CLEVELAND (AP) Brian Hartline's outlook wasn't exactly positive before he visited the Browns as a free agent.
''To be frank, I didn't expect a whole lot,'' the wide receiver said.
That quickly changed when he walked through the team's remodeled facilities, met Cleveland coach Mike Pettine and heard the plan to turn around a team that was in the playoff mix last season before collapsing.
Hartline liked what he saw and heard.
''It just felt right,'' he said. ''At some point, your gut is just kind of there and it was one place that I was definitely interested in being.''
A dependable pass catcher for six seasons in Miami, Hartline signed a two-year, $6 million contract on Tuesday with the Browns, giving the team a rangy target to help offset the indefinite loss of Josh Gordon.
It's a homecoming for Hartline. The 28-year-old grew up in Canton, played at Ohio State and is very familiar with the Browns' storied and stained tradition. Hartline knows about the losing seasons, quarterback controversies, the playoff drought. All he can do is try to make them memories.
''I guess there is a point where the past is the past,'' he said. ''It doesn't really matter. It's all about seeing the future and where things are going. I'm not going to choose a place based off of where they've been. It's obviously important to have a good track record. But to me, I believed in the vision in Cleveland.''
Hartline's signing became official a few hours before the opening of free agency. With more than $40 million of salary cap space, the Browns figure to be aggressive but coach Mike Pettine cautioned the team will not overpay, sticking to a ''right player, right price'' policy.
The Browns have pressing needs, including on their defensive line if Jabaal Sheard and Ahtyba Rubin - two starters last season - sign elsewhere. Cleveland had hoped to sign versatile cornerback Buster Skrine, but he agreed to terms on a four-year contract with the New York Jets, a person speaking on condition of anonymity told the Associated Press.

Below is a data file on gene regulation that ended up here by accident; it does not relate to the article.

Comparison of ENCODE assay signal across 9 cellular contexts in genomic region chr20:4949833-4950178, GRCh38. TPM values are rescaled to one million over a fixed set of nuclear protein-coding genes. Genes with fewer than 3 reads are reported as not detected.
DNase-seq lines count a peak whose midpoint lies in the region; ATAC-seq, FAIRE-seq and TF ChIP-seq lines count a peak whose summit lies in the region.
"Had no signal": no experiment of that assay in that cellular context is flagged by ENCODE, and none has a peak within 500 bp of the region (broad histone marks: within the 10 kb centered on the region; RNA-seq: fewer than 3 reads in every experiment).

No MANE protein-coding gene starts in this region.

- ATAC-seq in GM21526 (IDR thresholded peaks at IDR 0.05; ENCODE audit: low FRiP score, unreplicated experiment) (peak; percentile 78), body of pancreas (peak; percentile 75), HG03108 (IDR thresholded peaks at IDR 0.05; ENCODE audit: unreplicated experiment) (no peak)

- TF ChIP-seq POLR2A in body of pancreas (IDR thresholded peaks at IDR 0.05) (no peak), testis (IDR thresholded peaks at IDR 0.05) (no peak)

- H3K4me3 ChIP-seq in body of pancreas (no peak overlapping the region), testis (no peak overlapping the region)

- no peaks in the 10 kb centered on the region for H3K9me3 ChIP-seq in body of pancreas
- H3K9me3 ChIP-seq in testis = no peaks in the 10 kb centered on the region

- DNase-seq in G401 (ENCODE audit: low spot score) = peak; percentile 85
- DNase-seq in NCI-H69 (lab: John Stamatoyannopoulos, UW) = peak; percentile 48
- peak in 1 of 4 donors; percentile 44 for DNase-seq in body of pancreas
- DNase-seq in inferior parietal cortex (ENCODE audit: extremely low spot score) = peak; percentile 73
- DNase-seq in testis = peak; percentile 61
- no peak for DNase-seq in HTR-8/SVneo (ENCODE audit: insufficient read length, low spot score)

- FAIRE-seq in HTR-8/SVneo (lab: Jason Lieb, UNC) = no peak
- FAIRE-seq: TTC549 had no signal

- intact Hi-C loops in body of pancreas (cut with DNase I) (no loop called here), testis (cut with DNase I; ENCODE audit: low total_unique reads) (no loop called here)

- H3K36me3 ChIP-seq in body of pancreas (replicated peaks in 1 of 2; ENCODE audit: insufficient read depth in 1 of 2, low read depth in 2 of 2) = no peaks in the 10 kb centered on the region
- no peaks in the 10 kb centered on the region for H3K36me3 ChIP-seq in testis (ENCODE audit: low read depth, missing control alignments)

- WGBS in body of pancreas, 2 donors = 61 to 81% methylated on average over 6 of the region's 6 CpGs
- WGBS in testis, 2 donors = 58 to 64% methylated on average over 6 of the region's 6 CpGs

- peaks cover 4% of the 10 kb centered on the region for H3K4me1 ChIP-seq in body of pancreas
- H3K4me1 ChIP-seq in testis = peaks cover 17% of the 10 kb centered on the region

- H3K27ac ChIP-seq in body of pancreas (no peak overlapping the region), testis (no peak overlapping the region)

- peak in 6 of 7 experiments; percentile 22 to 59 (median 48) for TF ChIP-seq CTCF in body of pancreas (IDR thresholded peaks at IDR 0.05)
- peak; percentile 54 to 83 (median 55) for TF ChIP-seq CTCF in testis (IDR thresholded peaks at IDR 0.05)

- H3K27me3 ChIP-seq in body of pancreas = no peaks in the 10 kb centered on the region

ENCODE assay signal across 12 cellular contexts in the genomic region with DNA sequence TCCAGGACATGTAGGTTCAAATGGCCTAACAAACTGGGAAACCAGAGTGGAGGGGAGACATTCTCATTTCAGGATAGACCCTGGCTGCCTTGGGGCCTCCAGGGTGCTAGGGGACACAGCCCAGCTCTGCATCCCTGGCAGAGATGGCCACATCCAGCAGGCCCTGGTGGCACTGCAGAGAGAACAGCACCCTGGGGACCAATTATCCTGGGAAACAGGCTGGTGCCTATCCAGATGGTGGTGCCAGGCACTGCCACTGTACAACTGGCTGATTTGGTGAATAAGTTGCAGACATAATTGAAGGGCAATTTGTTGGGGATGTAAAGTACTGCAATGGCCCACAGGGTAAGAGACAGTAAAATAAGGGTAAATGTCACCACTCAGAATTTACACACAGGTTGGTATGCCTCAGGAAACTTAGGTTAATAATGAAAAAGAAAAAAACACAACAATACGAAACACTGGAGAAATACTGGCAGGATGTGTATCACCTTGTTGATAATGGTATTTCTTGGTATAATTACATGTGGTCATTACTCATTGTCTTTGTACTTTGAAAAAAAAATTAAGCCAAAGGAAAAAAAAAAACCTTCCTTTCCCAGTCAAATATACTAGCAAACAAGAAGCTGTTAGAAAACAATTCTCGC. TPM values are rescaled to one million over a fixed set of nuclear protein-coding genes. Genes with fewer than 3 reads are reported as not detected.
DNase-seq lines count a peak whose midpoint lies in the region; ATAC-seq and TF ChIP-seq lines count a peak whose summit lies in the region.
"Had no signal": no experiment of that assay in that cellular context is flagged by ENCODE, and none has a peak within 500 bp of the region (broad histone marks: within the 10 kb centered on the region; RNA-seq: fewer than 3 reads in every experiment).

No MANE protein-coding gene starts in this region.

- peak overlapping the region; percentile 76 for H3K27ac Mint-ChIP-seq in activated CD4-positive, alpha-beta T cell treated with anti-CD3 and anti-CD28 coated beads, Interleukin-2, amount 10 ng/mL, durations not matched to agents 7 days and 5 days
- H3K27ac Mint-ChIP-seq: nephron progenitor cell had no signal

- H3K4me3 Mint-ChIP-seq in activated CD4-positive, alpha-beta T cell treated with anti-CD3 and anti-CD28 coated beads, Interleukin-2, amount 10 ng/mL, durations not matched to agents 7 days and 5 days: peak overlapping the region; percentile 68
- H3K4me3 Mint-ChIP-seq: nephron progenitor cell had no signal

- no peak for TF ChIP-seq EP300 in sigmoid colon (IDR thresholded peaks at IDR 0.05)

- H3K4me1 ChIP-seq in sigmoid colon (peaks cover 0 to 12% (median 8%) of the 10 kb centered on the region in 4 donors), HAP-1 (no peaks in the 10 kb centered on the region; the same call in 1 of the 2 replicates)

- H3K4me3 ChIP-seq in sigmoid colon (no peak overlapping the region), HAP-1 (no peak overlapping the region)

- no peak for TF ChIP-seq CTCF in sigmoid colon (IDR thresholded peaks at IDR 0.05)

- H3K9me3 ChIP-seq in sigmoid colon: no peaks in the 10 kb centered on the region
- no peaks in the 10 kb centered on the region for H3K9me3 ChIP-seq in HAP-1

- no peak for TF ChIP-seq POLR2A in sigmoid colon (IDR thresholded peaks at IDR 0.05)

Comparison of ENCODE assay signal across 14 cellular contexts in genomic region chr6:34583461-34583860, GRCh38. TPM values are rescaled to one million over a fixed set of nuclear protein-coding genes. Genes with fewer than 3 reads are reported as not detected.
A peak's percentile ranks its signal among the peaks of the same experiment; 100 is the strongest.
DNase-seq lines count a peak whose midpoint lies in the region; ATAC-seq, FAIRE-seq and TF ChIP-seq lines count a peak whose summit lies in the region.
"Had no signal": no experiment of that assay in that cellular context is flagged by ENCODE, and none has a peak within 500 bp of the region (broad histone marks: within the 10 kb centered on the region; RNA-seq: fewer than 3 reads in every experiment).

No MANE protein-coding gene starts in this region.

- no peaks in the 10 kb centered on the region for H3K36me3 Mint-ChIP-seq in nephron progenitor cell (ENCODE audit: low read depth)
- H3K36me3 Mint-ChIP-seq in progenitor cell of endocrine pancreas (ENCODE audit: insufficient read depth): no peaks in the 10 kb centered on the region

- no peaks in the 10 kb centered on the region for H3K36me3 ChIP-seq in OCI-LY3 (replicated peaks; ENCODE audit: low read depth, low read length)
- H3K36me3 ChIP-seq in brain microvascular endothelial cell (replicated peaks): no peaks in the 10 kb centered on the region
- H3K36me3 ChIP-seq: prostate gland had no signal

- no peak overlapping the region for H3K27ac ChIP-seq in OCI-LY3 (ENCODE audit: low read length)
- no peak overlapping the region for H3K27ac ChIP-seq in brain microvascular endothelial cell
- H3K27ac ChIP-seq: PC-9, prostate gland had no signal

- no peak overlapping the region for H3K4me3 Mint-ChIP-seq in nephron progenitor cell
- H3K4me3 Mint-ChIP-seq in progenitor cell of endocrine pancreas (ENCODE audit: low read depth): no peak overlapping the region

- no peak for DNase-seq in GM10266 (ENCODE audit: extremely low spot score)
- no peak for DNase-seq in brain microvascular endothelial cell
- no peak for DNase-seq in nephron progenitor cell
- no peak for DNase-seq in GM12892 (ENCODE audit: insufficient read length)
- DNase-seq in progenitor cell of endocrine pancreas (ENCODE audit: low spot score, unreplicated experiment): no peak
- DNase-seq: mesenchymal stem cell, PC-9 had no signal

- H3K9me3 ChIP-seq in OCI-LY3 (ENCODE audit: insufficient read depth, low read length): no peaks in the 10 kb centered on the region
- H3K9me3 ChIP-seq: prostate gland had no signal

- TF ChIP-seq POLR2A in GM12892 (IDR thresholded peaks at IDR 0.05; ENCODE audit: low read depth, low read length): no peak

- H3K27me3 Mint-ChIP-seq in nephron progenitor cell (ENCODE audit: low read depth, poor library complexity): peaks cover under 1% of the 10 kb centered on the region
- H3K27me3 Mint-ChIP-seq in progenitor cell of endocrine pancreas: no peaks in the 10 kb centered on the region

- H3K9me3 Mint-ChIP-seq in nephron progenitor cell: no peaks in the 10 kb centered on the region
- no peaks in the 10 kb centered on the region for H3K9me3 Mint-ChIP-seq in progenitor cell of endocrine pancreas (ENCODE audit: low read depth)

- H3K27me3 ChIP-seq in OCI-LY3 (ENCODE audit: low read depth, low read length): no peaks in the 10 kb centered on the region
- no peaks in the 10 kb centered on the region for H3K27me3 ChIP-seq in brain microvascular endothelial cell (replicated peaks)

Hartline outlined some of the Browns strengths: a solid defense and offensive line he called, ''really well put together, if not top in the league.''
To Hartline, though, the Browns' biggest selling point is Pettine.
''He's a man's man, straight to the point, loves football, wants to win,'' Hartline said. ''He was easy to talk to. He's got an AFC East background so we kind of talked about crossing paths in the past. He was one of the main reasons why I believed in his vision and where he wants to go and what's the kind of team he wants to build. He's a major part in wanting to be here.''
Hartline had consecutive 1,000-yard seasons in 2012 and 2013 for the Dolphins, who released him last month. His production dropped to 474 yards in 2014, but the Browns needed quality depth after Gordon, who led the league in yards receiving in 2013, was suspended one year for multiple violations of the substance abuse policy.
''Brian is an excellent teammate,'' Browns general manager Ray Farmer said. ''He's a crafty and savvy player with very good hands and is a precision route runner. His size, hands and route running make for a good combination and he is going to help us at that position.''
Hartline said he drew interest from several other teams, including the Super Bowl champion New England Patriots.
His addition could impact the Browns' plans in the upcoming draft. Cleveland owns a pair of first-round picks and it's possible the team could use one on a top-flight receiver after passing on players like Sammy Watkins, Mike Evans and Odell Beckham Jr.
As for the Browns' convoluted quarterback situation, Hartline defended recently signed veteran Josh McCown, who went 1-10 last season for Tampa Bay and isn't seen by most Cleveland fans as anything more than another stop-gap measure in the team's never-ending quest for a franchise QB.
On Monday, Pettine said he would be comfortable with McCown as his starter. Hartline believes McCown can win, too.
''To me, he is that quality guy,'' he said. ''From what I understand, he has been in the league 12 years and has had 12 different OCs (offensive coordinators). Any guy that can perform at all under that kind of pressure and that kind of change is pretty impressive to me. I know he's looking forward to establishing some roots here in Cleveland and I am excited to work here with him.
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